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Old 04-03-2009, 09:51 AM   #1
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Removing floor shell-on

I'm sure this has been asked before but I was unable to find it with search function. I see where some have set their (Skil type) saw to cut at the depth of the plywood then proceed to make cuts around area to be replaced. My question is what do you do for the areas next to the wall? My saw will only get to within about 6 inches of the wall then there is another 2 inches under the wall to deal with. Thanks.
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Old 04-03-2009, 10:03 AM   #2
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I'm not sure what year AS you're talking about but we have a 72 tradewind and in replacing the floor without taking the shell off you have to take off the lower interior skins.

After you take off the skin you will see that a piece of aluminum called the C-Channel, is BOLTED to the old floor, you must remove the bolts then you will be able to pull out the old flooring. Even if the floor is so rotted that it fall out from under the C-Channel you still have to remove the old bolts so you can slide a new piece of plywood under the channel and then bolt it back down.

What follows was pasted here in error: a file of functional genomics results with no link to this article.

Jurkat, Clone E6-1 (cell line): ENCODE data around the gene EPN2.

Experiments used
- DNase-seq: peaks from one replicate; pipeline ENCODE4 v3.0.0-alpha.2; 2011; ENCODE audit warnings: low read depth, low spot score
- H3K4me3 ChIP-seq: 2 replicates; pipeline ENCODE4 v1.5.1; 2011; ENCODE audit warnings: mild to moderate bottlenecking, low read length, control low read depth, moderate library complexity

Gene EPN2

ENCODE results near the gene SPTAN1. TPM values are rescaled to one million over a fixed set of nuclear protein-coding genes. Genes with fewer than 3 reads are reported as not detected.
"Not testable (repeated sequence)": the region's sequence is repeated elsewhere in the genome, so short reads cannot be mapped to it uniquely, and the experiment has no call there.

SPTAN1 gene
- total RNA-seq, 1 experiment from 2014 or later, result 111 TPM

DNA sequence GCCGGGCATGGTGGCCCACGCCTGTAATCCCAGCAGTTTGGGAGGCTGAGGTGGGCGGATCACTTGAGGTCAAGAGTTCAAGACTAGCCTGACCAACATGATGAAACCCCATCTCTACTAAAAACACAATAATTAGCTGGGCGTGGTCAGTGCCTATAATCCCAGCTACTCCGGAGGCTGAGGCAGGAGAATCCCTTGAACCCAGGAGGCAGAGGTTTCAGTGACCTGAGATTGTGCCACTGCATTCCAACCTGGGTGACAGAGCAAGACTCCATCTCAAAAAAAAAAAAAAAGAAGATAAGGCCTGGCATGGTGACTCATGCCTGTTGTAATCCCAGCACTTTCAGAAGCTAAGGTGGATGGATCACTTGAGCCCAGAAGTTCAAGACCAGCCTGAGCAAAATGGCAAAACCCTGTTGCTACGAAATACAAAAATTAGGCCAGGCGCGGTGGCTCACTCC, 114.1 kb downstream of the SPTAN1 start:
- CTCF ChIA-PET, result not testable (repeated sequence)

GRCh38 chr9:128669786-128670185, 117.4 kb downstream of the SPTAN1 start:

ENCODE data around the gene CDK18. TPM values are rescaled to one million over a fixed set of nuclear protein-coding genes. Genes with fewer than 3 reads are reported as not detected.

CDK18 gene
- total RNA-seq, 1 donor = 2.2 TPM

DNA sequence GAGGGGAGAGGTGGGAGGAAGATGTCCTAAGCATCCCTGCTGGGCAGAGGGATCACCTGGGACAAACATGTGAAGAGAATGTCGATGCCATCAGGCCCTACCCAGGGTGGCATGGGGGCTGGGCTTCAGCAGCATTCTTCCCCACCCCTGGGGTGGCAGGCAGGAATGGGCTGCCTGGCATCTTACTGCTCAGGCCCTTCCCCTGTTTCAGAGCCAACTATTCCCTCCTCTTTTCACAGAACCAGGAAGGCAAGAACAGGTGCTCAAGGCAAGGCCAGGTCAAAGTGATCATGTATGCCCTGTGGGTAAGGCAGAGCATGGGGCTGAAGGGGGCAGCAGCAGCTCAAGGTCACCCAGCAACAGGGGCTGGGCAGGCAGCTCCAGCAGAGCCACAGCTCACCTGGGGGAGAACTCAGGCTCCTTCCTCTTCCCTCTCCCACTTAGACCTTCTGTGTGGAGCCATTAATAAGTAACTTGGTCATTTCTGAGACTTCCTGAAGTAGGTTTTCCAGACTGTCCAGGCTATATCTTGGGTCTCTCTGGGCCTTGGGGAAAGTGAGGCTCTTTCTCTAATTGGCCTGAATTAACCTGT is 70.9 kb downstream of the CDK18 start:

Let us know what year you have and others will be able to tell you if there are any surprises under the floor, We cut the old plywood with a circular saw but didn't know that our water tank was under the floor, fortunately We didn't hit it with the blade, but the carpendar ants had already chewed holes in it anyway.

Good luck

Annette
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Old 04-03-2009, 10:09 AM   #3
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I had a similar problem with my unit. I uses a sawzaw to cut out the rotten wood. I left enough wood around the wall to try and pull it out by hand. The wood was rotten and it expanded. I basically had to clean it out slow with a chisel. Then I had figured out that there were some screws going down into the wood. I had to use an angle grinder to clean them out. I also drilled out some of the rivets to pull the walls back to rescrew. It was a tedious job. While you have the floor up you should check the frame and insulation. Might be a good time to brush the rust off and protect it with a new coat of rustoleum. Or you might find serious frame damage I would also suggest that you look for holes and rivets that need to be replaced. I also replaced with marined plywood that I treated with several coats of polyurethane. I didnt feel like doing this job again for another 30 years or so. Good luck. Lots of great information out there. These are just the steps that I took.
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Old 04-03-2009, 10:15 AM   #4
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Annette,

Thanks for the reply, my trailer is actually a Silver Streak which from what I can see was made pretty much like an Airstream. I have the lower skins removed and the screws that are through the U-channel. My problem is figuring out how to saw out the old floor where it gets close to and under the U-channel as the circular saw will not get close enough.